Paradoxically it would seem that we exist, as social beings, because we are not in full control of our body, our appearance, voice, mannerisms, what anything we express means. Judith Butler states, "If one always risks meaning something other than what one thinks one utters, then one is, as it were, vulnerable in a specifically linguistic sense to a social life of language that exceeds the purview of the subject who speaks" (87). If we have no disruptive memory of interacting with others, we not only do not "exceed the purview of the subject who speaks," we slip into a false consensus of what the language we use means.

Learning requires an infusion of original experience from the material universe and, however much we may discount other aspects of learning, while paying close attention to a text, reading, alone, will not likely allow us to comprehend aspects of a text we were not already disposed to understand any more than it will allow us to exceed our own consensus of what the language we use will mean to others. The semantic universe of each individual is private, and yet the disposition to appreciate incidents of cognition differently than we have previously is not. In that respect the potential of our minds is not entirely our own, in that relying exclusively on our own values is a form of deprivation, a reliance on a false consensus. Isolated reading and writing can locate us within this deprivation; vision is relegated to locating words, as the verbal appropriates the eye, and other forms of sense perception become distraction or incidental to reading.

I exaggerate. Our other senses do, and must, remain significant while we read. The historical examples that Martin Jay provides in Downcast Eyes suggest that a greater attention to text can result in the denigration of vision as the purveyor of "truth," but, as Jay points out, this need not result in the denigration of vision as a rich experience. I don't know that reading and writing as a form of sensory deprivation has ever been studied, or how it could be researched since anyone isolated in their efforts, in the manner I'm suggesting, would not succeed in drawing attention to himself, and so, for me, this must remain autobiographical, a concern I will return to.


When walking down a street we can register both the sight and sound of people passing by and the traffic in the street. We can the feel a breeze on the skin, the pressure of a backpack over one shoulder, and the contraction of muscles, all at the same time, and this simultaneity of sense perception is essential to our being—even though we do not require equal focus on all possible forms of sense perception. Speech is very different from written language in that, though the semantic experience is no different in kind from that excited by written language, the sound of a voice and even background music may be considered enhancing. Taking a walk and enjoying a view may be considered an occasion for conversation, as also may be the excitement of participating in a classroom discussion. When reading, we can begin to realize that the sensations excited by language are not vocal, but rather sensations unique unto themselves.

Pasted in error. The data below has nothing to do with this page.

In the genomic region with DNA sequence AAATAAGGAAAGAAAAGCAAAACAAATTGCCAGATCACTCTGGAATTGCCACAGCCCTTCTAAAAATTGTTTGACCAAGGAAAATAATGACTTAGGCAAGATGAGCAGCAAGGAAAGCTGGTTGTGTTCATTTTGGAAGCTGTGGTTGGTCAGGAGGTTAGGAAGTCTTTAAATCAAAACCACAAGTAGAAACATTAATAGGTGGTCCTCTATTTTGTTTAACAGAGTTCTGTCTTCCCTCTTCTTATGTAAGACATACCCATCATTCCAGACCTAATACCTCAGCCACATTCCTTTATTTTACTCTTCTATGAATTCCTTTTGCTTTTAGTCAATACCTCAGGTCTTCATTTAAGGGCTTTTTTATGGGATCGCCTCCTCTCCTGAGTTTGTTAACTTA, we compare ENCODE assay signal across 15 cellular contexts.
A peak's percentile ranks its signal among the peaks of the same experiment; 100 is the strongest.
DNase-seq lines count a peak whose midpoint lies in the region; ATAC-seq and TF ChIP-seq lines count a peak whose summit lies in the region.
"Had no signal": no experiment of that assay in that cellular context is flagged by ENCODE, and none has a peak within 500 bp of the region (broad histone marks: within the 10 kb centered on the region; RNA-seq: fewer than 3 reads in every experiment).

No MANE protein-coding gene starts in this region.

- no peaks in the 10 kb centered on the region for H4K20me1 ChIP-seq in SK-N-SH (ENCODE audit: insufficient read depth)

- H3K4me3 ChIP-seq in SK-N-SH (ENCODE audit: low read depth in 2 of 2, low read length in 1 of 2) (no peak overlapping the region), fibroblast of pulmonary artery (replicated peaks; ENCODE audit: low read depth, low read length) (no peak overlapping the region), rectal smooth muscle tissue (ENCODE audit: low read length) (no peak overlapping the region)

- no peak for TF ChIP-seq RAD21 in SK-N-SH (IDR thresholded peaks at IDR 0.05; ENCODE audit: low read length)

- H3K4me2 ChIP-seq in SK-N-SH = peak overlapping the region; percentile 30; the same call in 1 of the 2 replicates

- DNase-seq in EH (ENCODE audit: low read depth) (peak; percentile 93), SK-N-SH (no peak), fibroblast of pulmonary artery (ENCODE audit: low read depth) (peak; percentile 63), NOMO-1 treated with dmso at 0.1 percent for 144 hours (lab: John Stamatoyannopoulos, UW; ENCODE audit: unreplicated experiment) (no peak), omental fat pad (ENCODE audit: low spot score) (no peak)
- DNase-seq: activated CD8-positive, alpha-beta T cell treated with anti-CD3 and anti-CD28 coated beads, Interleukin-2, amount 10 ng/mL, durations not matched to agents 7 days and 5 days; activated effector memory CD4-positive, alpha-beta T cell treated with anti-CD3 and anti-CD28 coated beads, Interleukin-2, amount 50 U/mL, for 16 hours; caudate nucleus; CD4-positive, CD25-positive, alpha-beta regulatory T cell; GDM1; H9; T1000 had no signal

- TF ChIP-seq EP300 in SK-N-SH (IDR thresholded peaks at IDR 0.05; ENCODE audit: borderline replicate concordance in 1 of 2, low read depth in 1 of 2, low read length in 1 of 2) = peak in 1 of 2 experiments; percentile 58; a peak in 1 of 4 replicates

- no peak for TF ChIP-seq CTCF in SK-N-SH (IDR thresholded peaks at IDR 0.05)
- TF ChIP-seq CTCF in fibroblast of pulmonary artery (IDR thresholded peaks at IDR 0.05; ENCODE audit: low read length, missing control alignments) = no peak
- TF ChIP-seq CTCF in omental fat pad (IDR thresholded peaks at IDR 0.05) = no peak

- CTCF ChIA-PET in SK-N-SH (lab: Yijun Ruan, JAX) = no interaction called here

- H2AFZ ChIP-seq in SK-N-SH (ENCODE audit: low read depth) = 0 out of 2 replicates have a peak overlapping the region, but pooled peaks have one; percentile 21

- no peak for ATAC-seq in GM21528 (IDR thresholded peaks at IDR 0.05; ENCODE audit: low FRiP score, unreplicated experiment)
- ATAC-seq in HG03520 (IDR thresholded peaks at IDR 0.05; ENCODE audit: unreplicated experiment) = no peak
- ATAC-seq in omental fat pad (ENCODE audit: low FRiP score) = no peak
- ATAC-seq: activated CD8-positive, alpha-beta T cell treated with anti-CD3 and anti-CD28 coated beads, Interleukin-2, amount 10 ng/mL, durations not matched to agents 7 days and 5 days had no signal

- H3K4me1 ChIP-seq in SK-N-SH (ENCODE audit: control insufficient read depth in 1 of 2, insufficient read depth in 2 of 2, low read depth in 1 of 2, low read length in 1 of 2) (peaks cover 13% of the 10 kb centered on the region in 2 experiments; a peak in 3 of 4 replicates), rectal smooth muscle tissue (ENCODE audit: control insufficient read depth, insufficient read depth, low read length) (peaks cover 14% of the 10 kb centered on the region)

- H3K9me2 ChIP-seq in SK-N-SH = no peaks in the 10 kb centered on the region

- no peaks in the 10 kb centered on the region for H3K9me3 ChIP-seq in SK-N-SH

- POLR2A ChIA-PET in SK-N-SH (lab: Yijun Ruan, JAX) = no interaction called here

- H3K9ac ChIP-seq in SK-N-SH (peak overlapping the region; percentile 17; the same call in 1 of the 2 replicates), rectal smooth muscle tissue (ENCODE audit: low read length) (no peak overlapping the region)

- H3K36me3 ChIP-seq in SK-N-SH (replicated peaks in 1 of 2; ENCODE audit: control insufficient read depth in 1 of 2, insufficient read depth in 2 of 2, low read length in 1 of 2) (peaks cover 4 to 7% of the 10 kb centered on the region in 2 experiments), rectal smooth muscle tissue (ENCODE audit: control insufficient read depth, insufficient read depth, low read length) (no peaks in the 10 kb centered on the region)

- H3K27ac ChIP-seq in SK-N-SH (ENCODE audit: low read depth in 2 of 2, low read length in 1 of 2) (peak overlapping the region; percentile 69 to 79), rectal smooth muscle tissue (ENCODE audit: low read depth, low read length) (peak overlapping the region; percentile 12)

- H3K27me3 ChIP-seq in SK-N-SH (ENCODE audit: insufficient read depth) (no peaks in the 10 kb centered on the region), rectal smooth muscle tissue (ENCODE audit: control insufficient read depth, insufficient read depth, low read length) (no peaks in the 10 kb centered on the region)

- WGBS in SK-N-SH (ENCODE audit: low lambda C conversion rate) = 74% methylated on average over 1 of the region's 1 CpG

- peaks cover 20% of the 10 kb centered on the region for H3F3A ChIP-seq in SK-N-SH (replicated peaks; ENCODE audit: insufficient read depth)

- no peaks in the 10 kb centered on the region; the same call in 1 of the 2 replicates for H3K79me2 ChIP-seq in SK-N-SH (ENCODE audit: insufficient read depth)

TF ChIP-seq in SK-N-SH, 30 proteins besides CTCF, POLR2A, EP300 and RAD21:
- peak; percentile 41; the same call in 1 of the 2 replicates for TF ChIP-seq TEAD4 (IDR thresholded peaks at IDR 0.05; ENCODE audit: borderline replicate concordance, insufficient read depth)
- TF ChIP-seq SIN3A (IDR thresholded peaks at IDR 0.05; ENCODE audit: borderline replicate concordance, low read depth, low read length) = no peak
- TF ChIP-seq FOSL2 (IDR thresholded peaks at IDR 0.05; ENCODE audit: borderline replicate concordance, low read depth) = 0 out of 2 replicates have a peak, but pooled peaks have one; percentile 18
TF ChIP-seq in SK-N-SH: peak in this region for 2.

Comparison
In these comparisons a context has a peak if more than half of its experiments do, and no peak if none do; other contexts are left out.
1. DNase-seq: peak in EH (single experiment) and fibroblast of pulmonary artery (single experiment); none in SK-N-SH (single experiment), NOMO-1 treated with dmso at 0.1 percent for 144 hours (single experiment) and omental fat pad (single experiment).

When studying some subject at home we do not want to be distracted by noises coming from a neighboring apartment—but we still hear. In this case we may be preparing for experience within a classroom, and take advantage of the different space-time of semantic experience to prepare for expectations that may not be reflected in our immediate surroundings. It will not likely help our solitary preparations to anticipate greater involvement with the people next door—and yet in a sense we do want this simultaneous experience to tell us of other lives as we study, other lives that are not a diminishment of what we are presently involved in. We should not be lulled, while studying, into believing that life loses significance at the periphery of our immediate experience of a particular text.

I cannot monitor all my influences—but this is not to suggest that I do not appreciate what others have written. I would quote more often if it worked out for me, but I edit so much that cited passages tend to become progressively arbitrary over the course of writing—and I am also effected by undo tension associated with citing. Citing can be promotional in giving credit where credit is due. It can call attention to other authors and works that may be of interest to the reader, and perhaps more importantly it keeps others in the foreground as a constant reminder that critical writing is not an individual effort. And yet despite these important reasons to quote others, in my own experience in community colleges, citing was introduced as having two major concerns.